President Barack Obama's health care overhaul will reduce rather than increase the nation's huge federal deficits over the next decade, Congress' nonpartisan budget scorekeepers said Tuesday, supporting Obama's contention in a major election-year dispute with Republicans.
Republicans have insisted that "Obamacare" will actually raise deficits -- by "trillions," according to presidential candidate Mitt Romney. But that's not so, the Congressional Budget Office said.
The CBO gave no updated estimate for deficit reductions from the law, approved by Congress and signed by Obama in 2010. But it did estimate that Republican legislation to repeal the overhaul -- passed recently by the House -- would itself increase the deficit by $109 billion from 2013 to 2022.
"Repealing the (health care law) will lead to an increase in budget deficits over the coming decade, though a smaller one than previously reported," budget office director Douglas Elmendorf said in a letter to House Speaker John Boehner, R-Ohio.
Tuesday's budget projections were the first since the Supreme Court upheld most of the law last month. The CBO said the law's mix of spending cuts and tax increases would more than offset new spending to cover uninsured people.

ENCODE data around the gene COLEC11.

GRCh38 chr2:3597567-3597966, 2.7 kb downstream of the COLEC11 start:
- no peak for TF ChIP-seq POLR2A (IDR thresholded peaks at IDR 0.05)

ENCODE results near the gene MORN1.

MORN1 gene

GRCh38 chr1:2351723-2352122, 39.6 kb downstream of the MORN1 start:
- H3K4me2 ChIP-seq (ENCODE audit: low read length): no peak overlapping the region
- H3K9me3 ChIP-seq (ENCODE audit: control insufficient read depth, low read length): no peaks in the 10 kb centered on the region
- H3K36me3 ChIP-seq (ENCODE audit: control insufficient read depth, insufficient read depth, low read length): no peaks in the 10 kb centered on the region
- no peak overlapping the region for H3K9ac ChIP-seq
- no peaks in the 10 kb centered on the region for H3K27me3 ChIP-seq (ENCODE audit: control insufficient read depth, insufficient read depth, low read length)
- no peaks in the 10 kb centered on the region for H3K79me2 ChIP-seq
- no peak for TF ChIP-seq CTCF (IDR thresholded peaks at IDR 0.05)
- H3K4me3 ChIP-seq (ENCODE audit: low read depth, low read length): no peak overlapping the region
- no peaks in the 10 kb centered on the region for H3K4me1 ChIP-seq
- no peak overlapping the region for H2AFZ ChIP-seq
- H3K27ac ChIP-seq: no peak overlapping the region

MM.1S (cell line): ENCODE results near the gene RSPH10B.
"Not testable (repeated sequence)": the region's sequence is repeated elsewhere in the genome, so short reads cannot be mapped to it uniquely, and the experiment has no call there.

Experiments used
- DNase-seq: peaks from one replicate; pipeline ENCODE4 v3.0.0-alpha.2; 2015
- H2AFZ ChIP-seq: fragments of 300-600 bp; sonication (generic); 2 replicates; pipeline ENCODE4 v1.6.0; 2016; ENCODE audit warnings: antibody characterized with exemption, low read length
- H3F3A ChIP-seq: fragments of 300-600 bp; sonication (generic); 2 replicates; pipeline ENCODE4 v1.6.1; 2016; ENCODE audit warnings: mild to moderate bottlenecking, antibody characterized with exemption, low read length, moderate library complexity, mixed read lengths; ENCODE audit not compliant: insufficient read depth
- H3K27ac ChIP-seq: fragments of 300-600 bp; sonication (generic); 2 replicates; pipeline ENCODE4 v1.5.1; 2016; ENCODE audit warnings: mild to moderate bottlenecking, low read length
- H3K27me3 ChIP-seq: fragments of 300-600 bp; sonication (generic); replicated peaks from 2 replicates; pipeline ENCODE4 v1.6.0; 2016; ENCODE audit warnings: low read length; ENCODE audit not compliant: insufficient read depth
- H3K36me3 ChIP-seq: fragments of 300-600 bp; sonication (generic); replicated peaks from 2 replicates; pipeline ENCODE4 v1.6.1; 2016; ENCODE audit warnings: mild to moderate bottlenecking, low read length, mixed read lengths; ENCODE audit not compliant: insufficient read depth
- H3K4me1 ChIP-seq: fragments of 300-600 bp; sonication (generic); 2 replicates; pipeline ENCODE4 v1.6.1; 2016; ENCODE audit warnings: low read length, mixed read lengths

As expected, the budget office said the law will cover fewer uninsured people because the Supreme Court ruled that states won't have to sign on to a planned expansion of Medicaid for their low-income residents.
Thirty million uninsured people will be covered by 2022, or about 3 million fewer than projected this spring before the court ruling, the report said.
As a result, taxpayers will save about $84 billion from 2012 to 2022. That brings the total cost of expanding coverage down to $1.2 trillion, from about $1.3 trillion in the previous estimate.
Democrats immediately hailed the findings as vindication for the president. "This confirms what we've been saying all along: the Affordable Care Act saves lots of money," said Senate Majority Leader Harry Reid, D-Nev.
Republicans said they remain unswervingly committed to repealing what they dismiss as "Obamacare." When combined with other budget-cutting measures, GOP leaders say that repeal will ultimately reduce deficits. Mitt Romney says if elected he will begin to dismantle the law his first day in office.
Medicaid has been one big question hanging over the future of Obama's law since the Supreme Court ruled.
Some GOP-led states, such as Texas and Florida, say they will not go forward with the expansion. Others are uncommitted, awaiting the voters' verdict on Obama in November.
Although the federal government would bear all of the initial cost of that expansion, many states would have to open their Medicaid programs to low-income childless adults for the first time.
CBO analysts did not try to predict which specific states would jump in and which would turn down the Medicaid expansion. Instead, they assumed that many states would eventually cut deals with the federal government to expand their programs to some degree.
As a result, the budget office estimates that more than 80 percent of the low-income uninsured people eligible under the law live in states that partially or fully expand their programs.